Tracy has a good question: “My 4 year old is not in day care – he stays with Granny. I heard that once you get a cold, you never get that cold again, and I am worried he isn’t exposed to enough germs now to keep him healthy later. Should we be trying to infect him with more colds now that he has the luxury of staying in PJs all day instead of hitting him with all these new viruses when he does start school?”
For many viral infections, it’s true: you get it once, you won’t get it again. Think about chicken pox, measles, or hepatitis A—suffer through the infection, or get the vaccine, and you’re pretty much protected for life. Second infections or breakthrough disease after vaccination can happen, but it’s uncommon. This doesn’t hold true for bacterial infections like pneumonia, whooping cough, or ear infections, but for many viruses immunity can last the rest of your life.
But the common cold isn’t caused by one virus, or even one family of viruses. Common cold symptoms occur with hundreds of kinds of rhinoviruses, coronaviruses, and the recently-discovered metapneumovirus, to name just a few. Each cold may earn you immunity from one variety of one virus, but there are plenty more of them lurking out there.
What about the cumulative effect of the dozens or hundreds of viruses kids in day care? Do day-care kids earn lasting protection from enough viruses to keep them healthier once they’re in school? And does that mean that kids who spent more time in their PJs with Granny will get sicker once they start kindergarten?
A study published in December 2010 tried to figure that out. Researchers followed about 1300 families in Canada over eight years to record the frequency of infections in children through their years of day care and school. They looked at upper respiratory infections, ear infections, and “tummy bugs” that caused vomiting and diarrhea.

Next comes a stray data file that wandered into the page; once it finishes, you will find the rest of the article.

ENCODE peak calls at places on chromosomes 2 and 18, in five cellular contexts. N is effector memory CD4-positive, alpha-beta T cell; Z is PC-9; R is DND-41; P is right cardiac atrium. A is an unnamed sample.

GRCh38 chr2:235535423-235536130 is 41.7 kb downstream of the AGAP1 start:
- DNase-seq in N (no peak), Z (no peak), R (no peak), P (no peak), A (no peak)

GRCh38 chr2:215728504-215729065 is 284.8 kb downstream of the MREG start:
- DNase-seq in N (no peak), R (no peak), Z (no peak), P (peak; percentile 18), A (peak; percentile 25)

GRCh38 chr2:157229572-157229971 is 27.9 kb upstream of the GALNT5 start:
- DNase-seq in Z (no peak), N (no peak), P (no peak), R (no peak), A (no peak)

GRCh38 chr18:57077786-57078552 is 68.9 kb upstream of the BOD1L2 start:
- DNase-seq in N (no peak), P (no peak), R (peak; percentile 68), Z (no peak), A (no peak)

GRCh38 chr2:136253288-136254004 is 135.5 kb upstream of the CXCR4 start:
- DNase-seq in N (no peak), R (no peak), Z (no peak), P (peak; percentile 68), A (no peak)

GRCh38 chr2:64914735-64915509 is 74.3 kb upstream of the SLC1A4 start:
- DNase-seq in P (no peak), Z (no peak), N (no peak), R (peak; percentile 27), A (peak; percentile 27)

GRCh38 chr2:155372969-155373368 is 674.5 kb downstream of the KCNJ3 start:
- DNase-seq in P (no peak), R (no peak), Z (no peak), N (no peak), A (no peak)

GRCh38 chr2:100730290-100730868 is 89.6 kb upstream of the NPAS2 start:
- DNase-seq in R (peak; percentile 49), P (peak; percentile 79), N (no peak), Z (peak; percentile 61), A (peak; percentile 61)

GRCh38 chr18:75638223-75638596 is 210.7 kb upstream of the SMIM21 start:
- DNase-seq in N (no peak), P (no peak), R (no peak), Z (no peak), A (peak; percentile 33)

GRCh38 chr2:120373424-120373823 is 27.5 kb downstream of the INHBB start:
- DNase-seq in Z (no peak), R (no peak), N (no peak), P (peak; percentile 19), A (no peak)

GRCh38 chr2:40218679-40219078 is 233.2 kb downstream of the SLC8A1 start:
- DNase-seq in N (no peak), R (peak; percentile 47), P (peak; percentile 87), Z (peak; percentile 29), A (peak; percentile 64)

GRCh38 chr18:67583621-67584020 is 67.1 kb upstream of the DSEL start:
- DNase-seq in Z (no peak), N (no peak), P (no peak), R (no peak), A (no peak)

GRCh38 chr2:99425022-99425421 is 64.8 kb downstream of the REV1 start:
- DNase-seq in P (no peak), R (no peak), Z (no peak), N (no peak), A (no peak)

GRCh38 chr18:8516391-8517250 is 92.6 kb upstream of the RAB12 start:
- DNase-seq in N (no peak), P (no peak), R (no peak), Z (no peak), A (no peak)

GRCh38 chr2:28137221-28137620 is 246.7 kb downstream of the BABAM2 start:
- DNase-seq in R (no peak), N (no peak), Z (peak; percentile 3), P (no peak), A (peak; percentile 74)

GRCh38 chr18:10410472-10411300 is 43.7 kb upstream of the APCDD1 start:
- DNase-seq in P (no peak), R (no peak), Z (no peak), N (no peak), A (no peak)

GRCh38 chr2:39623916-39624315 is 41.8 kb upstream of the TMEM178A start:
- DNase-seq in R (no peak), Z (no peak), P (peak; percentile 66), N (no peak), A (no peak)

Their conclusion was actually quite satisfying: children, whether or not they attended day care, suffered through approximately the same number of infections over the course of the study. But day-care kids got more of their infections when they were younger, especially when they first started in group care, while kids who didn’t attend day care got more infections later when they started school. The piper gets paid, either way: get your infections over with early, or get them later.
It’s reassuring to know that overall, neither group of children was really sicker than the other. Whether or not children attend group care when they’re young doesn’t seem to affect the total number of infections, but rather only the timing of their infections. Parents can choose whether their children will get more infections now or later, but the total number of infections is going to be about the same either way.